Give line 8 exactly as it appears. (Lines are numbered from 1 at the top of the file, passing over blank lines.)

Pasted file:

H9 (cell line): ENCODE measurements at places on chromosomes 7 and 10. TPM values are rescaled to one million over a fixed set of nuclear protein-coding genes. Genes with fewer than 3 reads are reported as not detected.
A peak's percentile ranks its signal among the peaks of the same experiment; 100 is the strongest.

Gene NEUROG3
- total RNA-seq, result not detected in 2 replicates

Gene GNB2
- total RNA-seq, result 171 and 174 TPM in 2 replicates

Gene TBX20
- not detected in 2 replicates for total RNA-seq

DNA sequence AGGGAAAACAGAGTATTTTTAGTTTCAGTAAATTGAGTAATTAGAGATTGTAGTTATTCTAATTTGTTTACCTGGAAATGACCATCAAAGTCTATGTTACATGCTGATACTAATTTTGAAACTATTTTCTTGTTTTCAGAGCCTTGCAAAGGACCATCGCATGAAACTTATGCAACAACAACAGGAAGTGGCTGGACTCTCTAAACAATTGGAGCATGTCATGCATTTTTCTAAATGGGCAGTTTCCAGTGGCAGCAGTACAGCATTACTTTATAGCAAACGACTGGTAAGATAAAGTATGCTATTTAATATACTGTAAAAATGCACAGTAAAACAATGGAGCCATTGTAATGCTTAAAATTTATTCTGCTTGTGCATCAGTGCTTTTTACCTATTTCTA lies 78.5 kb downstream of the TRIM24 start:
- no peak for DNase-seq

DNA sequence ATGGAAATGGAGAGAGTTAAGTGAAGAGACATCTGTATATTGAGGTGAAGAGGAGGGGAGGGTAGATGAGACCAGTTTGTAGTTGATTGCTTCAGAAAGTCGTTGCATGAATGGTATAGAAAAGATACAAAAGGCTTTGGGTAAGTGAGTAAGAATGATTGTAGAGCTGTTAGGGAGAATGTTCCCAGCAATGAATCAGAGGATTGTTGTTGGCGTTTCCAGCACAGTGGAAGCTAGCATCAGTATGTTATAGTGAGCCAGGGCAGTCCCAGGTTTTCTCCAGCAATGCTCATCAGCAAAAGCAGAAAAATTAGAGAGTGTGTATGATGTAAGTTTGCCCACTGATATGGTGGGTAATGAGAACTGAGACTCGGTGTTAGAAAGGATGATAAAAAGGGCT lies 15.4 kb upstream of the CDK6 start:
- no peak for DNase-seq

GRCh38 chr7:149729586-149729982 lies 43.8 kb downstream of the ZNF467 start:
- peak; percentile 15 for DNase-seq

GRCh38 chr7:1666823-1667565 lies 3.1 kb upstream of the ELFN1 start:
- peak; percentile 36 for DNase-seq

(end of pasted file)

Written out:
- not detected in 2 replicates for total RNA-seq